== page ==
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Back Pain Center

At-Home Back Exercises

author image Kay Tang
Kay Tang is a journalist who has been writing since 1990. She previously covered developments in theater for the "Dramatists Guild Quarterly." Tang graduated with a Bachelor of Arts in economics and political science from Yale University and completed a Master of Professional Studies in interactive telecommunications at New York University.
At-Home Back Exercises
Strong back muscles contribute to a powerful throw. Photo Credit Digital Vision./Photodisc/Getty Images

While the muscles in your upper back allow you to move your neck and coordinate with your shoulders to lift objects, the muscles in the middle part of your back help you to bend forward. The muscles in your lower back work in concert with your obliques to stabilize your spine. At-home exercises can help you to stretch and strengthen the different regions of your back muscles, improving your posture and preventing injury.

Mind Your Midsection

Stabilization exercises for your lower back and core can be done at home with no weights and little space, and are particularly helpful for conditioning your back muscles after sitting for prolonged periods. Such exercises include the bird-dog exercise, bridges and trunk rotations. For example, begin the bird-dog exercise by getting on all fours with your hands aligned under your shoulders and knees beneath your hips. Exhale and slowly lift and extend your right arm in front of you and your left leg behind you. Your raised arm and leg should form a straight line with your body. Hold the peak position for a few seconds, inhale and then return to the starting position. Perform six to seven reps on each side.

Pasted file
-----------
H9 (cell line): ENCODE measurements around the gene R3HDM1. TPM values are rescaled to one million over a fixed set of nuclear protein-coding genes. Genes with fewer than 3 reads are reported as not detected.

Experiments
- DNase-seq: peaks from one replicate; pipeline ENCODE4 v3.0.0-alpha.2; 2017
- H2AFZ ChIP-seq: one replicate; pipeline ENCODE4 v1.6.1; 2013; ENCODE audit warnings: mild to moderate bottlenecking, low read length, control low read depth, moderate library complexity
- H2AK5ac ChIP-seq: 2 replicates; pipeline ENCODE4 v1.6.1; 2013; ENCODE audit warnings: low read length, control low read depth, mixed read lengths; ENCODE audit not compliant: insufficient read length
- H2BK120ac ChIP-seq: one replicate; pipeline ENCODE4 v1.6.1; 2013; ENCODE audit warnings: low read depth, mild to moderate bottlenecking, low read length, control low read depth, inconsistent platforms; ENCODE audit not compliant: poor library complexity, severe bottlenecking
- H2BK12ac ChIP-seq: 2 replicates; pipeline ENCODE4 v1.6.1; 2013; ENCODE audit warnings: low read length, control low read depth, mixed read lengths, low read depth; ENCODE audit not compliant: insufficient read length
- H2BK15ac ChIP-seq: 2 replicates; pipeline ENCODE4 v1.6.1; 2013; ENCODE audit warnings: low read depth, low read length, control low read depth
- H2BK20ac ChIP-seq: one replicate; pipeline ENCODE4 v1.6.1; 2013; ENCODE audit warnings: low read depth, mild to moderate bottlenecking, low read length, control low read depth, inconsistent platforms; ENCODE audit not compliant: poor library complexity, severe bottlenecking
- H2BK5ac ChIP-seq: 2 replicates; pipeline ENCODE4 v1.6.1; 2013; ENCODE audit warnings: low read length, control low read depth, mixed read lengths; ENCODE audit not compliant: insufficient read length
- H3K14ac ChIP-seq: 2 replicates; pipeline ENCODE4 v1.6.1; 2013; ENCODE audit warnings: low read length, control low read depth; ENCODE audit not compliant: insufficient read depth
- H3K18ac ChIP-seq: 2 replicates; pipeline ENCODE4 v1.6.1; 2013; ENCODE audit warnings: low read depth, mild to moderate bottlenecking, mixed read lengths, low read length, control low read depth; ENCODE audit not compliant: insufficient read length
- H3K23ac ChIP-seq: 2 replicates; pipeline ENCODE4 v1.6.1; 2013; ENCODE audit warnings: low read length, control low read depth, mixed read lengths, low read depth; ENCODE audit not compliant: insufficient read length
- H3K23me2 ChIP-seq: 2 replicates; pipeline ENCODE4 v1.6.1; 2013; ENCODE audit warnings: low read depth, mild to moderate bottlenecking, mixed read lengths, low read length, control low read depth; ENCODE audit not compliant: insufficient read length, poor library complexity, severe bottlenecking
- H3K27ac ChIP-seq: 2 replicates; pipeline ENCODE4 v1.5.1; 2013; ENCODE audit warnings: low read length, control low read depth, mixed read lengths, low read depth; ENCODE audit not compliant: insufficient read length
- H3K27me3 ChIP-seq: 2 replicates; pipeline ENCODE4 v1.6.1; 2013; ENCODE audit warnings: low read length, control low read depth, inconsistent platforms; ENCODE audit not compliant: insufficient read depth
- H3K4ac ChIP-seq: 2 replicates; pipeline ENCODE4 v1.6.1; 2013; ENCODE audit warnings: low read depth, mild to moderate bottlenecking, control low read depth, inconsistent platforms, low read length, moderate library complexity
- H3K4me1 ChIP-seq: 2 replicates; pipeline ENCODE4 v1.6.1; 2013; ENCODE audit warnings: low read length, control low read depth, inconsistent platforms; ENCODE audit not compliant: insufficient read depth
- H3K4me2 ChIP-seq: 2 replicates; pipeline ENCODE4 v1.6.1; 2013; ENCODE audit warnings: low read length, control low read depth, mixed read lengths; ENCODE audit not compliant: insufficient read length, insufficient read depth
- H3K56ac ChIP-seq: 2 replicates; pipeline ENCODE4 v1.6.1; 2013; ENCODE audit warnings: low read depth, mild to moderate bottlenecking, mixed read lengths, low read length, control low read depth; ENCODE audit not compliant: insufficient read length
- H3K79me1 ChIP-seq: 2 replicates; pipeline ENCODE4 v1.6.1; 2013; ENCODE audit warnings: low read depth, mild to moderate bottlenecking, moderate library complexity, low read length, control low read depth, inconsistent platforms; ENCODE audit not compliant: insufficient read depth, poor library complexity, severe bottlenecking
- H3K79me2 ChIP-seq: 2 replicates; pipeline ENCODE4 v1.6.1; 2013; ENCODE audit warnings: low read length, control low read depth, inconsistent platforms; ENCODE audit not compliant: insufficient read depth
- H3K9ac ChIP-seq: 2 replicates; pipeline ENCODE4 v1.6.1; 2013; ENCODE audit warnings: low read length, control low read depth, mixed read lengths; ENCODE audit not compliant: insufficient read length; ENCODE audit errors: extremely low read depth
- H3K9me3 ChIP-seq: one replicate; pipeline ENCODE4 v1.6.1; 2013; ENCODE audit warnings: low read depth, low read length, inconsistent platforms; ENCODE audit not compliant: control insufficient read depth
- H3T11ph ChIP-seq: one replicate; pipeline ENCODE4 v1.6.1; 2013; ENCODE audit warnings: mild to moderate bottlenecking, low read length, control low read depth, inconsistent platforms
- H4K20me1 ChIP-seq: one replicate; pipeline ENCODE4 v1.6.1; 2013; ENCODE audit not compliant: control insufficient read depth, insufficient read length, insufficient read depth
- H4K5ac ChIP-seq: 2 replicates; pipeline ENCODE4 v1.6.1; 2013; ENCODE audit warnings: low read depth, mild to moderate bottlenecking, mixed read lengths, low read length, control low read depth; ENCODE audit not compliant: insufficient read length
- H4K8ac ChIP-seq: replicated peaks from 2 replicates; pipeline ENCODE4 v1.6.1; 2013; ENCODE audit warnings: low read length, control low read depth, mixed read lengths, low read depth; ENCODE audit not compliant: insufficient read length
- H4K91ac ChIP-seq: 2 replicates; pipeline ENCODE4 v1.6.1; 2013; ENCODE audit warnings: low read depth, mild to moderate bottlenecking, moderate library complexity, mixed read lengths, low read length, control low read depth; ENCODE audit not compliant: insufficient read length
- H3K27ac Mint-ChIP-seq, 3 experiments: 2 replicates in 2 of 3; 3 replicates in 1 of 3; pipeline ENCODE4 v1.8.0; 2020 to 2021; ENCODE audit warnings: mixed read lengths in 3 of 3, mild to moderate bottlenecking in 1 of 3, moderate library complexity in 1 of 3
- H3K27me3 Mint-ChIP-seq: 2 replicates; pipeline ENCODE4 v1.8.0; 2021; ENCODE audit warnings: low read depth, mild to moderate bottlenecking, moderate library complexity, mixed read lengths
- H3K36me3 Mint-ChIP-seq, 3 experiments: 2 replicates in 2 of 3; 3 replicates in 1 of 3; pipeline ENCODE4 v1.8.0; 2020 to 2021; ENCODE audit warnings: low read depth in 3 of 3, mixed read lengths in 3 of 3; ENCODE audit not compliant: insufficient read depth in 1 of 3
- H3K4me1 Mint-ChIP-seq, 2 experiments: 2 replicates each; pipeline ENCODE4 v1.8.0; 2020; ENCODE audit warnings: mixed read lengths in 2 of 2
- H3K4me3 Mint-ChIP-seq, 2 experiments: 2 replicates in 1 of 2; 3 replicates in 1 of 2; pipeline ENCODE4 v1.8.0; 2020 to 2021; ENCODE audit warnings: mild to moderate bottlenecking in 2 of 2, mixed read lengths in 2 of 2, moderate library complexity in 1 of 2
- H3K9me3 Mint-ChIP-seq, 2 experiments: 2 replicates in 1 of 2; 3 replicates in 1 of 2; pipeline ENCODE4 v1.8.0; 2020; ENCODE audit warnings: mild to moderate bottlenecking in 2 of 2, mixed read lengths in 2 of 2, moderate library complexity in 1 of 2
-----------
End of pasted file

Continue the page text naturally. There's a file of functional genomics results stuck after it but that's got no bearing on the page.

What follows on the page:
Move Like a Cobra

Back extensions mimic the way a cobra arches its head upward and can build the muscles in your lower back. For example, begin the prone cobra, an advanced exercise, by lying face-down with your torso draped over a stability ball. Extend your legs behind you, bracing your feet against a wall or digging your toes into the floor for stability. Hold a pair of dumbbells near your chest with elbows flared out. Exhale and lift your upper body several inches off the ball. While holding the top position, rotate your upper arms and raise the dumbbells toward your ears. Keep your upper arms parallel to the floor and maintain the same angle of your elbows. Inhale and lower the weights to your chest and then lower your chest to the ball. Complete 10 to 15 reps for one to two sets.

Aim for the V-Shape

Strengthening exercises, such as reverse flyes, bent-over rows or pullovers, for the upper-back muscles, or lats, can help you to achieve the classic "V" shape. For example, perform a reverse fly on an exercise ball at home. Begin by lying on your chest on the ball with your legs extended behind you. Hold a pair of dumbbells with a neutral grip, palms facing each other, and allow your arms to hang by your sides. Exhale and lift your arms in a sweeping arc to your sides until they reach shoulder level. Hold the peak position for a second or two, inhale and then slowly return to the starting position. Perform 10 to 15 reps for one to two sets.

Mimic a Cat and Cow

If you're sitting at a desk for many hours, your trunk is spending most of its time in a state of flexion. When you stand up and lean backward or sideways, you can feel the tightness in your back. Perform a variety of stretches, such as back extensions, trunk curls or side bends, to improve the flexibility of your back. For example, begin a cat and cow stretch by getting on your hands and knees. Arch your back up like a frightened cat, tucking your hips under and dropping your chin to your chest. Hold the top position for four seconds and then slowly reverse the movement by pushing your hips back, lifting your head and lowering your back. Hold the bottom position for four seconds. Perform six to eight reps.

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